14 Songs, 1 Hour 1 Minute

EDITORS’ NOTES

After a difficult period—personally, financially, and artistically—following 2010’s The Brutalist Bricks, Ted Leo and his wife left New York for a fresh start. Driven by spirited, Jam- and Clash-like power pop (“Anthems of None,” “Run to the City”), The Hanged Man feels both troubled but hopeful, the kind of album you could just as well pump your fist to as follow with a dictionary. Most striking is “Lonsdale Avenue,” a nervy, Springsteenian ballad about the modest victories of equally modest people.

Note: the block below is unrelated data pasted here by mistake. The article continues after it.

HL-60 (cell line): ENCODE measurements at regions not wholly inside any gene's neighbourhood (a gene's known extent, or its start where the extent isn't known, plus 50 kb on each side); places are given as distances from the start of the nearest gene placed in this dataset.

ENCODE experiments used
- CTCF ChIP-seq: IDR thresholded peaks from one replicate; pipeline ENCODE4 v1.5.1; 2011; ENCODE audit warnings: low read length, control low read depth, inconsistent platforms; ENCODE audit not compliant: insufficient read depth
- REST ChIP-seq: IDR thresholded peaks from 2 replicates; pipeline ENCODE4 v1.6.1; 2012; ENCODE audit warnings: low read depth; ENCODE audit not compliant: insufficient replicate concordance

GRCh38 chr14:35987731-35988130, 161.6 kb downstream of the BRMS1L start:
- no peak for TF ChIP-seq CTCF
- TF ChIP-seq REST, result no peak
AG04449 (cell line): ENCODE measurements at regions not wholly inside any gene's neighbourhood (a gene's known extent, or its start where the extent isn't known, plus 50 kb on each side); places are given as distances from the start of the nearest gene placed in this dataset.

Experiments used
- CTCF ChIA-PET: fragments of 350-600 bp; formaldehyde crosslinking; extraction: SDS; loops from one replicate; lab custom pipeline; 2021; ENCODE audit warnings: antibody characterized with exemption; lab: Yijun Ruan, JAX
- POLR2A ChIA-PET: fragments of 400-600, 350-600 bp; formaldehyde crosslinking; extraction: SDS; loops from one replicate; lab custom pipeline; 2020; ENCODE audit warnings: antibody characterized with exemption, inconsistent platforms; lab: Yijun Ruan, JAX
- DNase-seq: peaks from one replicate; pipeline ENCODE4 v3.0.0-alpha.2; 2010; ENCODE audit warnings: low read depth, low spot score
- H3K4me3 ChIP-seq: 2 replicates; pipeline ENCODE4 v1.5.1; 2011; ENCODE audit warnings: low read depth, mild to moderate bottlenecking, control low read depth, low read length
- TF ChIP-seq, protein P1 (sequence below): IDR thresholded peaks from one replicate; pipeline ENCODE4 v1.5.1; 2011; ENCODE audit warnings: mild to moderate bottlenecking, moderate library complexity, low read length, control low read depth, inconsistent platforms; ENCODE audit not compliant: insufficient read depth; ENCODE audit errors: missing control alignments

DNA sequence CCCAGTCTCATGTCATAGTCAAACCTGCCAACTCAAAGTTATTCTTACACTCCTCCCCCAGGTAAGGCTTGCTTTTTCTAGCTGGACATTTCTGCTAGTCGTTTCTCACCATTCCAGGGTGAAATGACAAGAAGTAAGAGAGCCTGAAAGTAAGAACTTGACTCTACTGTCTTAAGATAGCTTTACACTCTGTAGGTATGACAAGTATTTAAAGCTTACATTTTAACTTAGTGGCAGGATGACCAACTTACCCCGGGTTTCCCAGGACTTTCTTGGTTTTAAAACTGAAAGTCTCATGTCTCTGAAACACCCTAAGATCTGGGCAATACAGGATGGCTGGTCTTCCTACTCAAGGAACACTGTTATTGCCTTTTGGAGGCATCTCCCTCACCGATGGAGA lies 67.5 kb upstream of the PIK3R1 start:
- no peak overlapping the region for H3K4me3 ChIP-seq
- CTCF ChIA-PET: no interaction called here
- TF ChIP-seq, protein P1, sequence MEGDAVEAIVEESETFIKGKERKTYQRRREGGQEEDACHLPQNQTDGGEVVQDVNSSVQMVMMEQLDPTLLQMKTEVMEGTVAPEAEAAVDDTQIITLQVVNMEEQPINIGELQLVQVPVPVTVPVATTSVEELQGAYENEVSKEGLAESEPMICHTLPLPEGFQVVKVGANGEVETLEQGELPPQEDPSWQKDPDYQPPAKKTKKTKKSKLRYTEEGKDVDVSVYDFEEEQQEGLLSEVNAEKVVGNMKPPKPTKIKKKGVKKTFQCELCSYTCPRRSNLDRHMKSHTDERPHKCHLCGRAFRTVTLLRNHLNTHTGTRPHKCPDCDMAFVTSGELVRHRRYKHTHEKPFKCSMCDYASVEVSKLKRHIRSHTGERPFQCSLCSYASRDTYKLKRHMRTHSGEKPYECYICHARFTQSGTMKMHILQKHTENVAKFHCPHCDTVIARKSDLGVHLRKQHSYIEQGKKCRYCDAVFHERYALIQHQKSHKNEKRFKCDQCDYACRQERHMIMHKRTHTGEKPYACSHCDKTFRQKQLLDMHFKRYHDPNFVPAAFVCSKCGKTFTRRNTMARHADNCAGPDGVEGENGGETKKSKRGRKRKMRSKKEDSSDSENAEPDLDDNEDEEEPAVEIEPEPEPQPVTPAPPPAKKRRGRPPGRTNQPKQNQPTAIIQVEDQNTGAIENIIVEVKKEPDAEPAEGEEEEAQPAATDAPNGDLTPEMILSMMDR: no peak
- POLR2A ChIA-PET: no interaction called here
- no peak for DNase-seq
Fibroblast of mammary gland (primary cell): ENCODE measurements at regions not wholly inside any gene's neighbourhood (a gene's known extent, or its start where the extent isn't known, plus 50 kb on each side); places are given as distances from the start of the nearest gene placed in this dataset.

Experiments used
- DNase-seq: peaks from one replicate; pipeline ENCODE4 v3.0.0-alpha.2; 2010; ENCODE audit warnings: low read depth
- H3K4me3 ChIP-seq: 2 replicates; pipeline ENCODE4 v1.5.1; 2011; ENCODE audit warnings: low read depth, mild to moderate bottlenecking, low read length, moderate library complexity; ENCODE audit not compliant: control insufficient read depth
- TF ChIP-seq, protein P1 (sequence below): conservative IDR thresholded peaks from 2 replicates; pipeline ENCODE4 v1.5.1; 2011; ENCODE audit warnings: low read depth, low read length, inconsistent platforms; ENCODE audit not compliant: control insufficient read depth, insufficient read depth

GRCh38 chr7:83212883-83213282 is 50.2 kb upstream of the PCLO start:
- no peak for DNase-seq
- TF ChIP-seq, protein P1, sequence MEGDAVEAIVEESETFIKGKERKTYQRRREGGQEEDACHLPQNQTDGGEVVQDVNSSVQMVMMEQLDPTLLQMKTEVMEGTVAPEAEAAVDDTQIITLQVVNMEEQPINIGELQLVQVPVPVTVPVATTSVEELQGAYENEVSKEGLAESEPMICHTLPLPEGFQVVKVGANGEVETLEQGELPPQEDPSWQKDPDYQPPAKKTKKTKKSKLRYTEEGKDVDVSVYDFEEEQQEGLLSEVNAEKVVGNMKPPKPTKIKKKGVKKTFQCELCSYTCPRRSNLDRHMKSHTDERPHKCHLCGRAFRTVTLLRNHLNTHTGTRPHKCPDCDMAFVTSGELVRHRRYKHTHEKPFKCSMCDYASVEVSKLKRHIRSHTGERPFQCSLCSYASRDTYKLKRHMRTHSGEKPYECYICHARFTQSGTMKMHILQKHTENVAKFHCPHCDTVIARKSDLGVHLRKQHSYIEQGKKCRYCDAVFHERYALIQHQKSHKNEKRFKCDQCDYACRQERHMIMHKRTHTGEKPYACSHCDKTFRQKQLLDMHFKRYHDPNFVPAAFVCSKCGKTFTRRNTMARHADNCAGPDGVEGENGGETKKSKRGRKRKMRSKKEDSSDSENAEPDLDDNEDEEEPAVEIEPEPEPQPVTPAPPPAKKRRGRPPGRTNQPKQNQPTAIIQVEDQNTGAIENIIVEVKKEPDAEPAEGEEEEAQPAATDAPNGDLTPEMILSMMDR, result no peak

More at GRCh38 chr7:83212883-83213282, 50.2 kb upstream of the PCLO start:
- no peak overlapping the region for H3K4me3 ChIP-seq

EDITORS’ NOTES

After a difficult period—personally, financially, and artistically—following 2010’s The Brutalist Bricks, Ted Leo and his wife left New York for a fresh start. Driven by spirited, Jam- and Clash-like power pop (“Anthems of None,” “Run to the City”), The Hanged Man feels both troubled but hopeful, the kind of album you could just as well pump your fist to as follow with a dictionary. Most striking is “Lonsdale Avenue,” a nervy, Springsteenian ballad about the modest victories of equally modest people.

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